Wednesday, 5 December 2012

Four new projects in cancer genome research in China

Projects will identify genomic drivers for colorectal, oesophageal, liver and nasopharyngeal cancers
The International Cancer Genome Consortium (ICGC) today announced four new projects in China to identify the genomic drivers in colorectal, esophageal, liver and nasopharyngeal cancers, helping lay the foundation for developing treatments tailored to patients' individual needs. 
China is a founding member of the ICGC, having launched a gastric cancer project in 2008.
The Consortium leads worldwide efforts to map the genomes of both common and rare cancers and has the goal of identifying cancer-causing mutations in more than 25,000 tumours representing more than 50 types of cancer of clinical and societal importance across the globe.
The Chinese Cancer Genome Consortium's collaborative projects span a network of more than 200 researchers with expertise in next-generation genetic sequencing and have the bioinformatics skills to uncover the complex causes of cancer. Investigators for the four new projects are distributed among 20 hospitals and institutes (listed below) in 13 cities, including Beijing, Shanghai Guangzhou, Shenzhen, and Hong Kong.
The new projects emphasize cancer types that are more common in China than the rest of the world. Examples are gastric cancer, esophageal and liver cancers, which occur more than twice as often in China as the rest of the world. Nasopharyngeal cancers occur 70 per cent more often in China.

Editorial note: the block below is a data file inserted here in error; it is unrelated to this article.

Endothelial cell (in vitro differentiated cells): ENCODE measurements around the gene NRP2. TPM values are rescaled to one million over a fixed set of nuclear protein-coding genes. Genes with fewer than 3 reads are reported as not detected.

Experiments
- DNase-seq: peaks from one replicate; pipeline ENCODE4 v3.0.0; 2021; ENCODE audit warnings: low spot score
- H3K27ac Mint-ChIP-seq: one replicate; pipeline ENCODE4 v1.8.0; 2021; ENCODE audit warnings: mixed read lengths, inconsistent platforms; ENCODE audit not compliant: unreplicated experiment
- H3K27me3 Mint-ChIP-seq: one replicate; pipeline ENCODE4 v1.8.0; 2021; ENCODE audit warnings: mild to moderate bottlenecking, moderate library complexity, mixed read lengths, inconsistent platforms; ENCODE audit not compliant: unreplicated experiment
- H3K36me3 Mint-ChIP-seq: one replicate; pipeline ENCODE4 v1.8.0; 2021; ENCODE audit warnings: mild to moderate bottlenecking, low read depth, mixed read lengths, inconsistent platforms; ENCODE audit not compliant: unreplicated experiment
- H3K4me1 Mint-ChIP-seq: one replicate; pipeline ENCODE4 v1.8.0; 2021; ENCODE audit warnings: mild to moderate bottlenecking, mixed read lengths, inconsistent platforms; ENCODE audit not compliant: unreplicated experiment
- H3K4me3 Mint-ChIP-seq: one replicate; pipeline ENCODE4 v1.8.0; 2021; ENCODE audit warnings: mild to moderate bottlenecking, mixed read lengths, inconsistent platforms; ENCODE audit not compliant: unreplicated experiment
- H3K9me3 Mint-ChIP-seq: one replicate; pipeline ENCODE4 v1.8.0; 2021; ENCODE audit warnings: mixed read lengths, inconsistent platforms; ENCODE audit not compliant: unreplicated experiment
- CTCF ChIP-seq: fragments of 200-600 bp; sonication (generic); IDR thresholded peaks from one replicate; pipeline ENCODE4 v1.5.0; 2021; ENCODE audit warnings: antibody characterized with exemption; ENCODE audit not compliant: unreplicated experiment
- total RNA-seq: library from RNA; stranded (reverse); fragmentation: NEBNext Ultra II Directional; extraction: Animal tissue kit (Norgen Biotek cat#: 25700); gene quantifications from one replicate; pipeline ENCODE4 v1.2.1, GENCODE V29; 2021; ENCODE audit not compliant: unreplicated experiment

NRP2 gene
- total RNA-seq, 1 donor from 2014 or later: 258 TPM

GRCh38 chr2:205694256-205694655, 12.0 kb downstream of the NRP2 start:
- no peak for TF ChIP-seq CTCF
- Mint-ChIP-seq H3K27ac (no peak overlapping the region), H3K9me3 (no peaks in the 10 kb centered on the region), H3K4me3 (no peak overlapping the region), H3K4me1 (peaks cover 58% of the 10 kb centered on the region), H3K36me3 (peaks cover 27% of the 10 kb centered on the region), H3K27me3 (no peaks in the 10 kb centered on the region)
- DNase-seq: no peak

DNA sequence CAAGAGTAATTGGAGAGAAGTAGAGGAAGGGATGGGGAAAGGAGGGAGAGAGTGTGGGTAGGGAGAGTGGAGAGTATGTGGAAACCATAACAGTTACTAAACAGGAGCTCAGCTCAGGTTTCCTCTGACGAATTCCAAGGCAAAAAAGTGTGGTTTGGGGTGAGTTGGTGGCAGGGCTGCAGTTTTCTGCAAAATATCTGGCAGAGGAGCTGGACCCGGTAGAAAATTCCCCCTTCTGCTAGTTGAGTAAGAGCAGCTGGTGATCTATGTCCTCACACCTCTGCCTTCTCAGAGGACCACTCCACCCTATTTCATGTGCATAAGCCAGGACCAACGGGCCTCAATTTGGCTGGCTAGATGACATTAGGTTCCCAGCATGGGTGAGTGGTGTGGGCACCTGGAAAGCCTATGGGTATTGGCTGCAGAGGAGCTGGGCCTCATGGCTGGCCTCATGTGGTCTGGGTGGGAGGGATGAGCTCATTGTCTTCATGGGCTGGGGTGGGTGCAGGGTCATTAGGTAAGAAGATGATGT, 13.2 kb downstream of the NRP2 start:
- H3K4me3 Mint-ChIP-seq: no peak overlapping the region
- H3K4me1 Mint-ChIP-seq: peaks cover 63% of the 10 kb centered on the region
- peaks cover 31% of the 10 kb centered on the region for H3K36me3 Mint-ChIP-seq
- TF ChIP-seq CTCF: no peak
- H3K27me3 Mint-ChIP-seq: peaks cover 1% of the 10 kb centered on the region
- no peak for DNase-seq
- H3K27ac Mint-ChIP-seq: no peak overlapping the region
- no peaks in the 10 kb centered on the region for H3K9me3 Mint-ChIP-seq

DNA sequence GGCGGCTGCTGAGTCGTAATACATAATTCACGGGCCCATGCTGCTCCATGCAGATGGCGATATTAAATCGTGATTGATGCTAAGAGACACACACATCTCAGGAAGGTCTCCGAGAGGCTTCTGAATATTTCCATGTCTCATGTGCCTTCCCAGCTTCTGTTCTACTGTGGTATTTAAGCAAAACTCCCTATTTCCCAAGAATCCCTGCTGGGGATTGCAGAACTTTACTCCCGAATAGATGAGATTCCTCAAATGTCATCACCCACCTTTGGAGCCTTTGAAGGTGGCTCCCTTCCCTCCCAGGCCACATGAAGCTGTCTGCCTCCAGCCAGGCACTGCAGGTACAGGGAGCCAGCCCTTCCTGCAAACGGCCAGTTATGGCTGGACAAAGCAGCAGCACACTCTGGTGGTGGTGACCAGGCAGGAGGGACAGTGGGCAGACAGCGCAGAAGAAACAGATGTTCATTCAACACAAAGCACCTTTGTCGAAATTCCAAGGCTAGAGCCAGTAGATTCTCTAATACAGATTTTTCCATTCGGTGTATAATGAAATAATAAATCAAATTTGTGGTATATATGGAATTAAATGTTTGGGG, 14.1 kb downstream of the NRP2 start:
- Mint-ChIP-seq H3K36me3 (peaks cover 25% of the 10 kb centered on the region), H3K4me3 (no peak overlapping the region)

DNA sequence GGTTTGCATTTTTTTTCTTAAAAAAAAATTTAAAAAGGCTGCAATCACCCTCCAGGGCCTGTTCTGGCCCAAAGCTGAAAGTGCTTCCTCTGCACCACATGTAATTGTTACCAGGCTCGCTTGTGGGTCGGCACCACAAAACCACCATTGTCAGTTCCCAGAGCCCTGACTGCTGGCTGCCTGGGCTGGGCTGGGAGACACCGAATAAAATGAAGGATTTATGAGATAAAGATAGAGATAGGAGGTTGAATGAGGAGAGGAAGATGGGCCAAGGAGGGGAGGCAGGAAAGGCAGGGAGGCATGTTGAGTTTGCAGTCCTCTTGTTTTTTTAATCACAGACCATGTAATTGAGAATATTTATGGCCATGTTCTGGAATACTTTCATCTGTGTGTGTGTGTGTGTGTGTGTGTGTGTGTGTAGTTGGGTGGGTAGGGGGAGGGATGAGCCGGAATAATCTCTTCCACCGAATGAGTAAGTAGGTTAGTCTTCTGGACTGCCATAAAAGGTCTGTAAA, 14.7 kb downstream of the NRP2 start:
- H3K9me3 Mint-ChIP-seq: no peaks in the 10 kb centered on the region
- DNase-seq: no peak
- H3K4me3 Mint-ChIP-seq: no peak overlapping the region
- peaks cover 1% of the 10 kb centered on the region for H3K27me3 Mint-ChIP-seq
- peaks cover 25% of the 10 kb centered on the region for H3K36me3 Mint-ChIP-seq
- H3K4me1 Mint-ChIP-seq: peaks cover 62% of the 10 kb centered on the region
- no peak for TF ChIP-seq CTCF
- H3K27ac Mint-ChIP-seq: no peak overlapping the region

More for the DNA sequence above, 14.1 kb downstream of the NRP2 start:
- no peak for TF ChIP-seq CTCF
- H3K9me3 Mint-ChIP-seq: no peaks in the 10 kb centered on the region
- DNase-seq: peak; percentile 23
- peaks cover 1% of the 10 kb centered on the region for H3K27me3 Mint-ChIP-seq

Dr. Xuetao Cao and Dr. Xuemin Zhang will oversee the four new projects which will be scientifically steered by Dr. Youyong Lu and Dr. Huanming Yang. Dr. Xiuqing Zhang will coordinate the projects in collaboration with prominent scientists from universities/institutes and medical centers in China.
Cancer is now the leading cause of death in China, implicated in nearly a quarter of all deaths countrywide, and the incidence of cancer in China has been increasingly rapidly. Currently, about 2.7 million people are diagnosed with cancer annually and 1.9 million patients die of the disease. The significant investment in cancer genomics in China will enable researchers to mine genetic and lifestyle differences between Caucasian and Asian cancer patients. Comparisons will be possible with current ICGC projects in esophageal, liver and colorectal cancers led by teams in France, Japan, the United Kingdom and the United States.
"It is our great pleasure to solidify China's important role in the ICGC. We believe that more genomic data from Asian cancer patients will augment the work of existing ICGC cancer projects and promote progress toward making cancer a manageable condition," said Dr. Huanming Yang of the Chinese Cancer Genome Consortium.
Read more: Newswire

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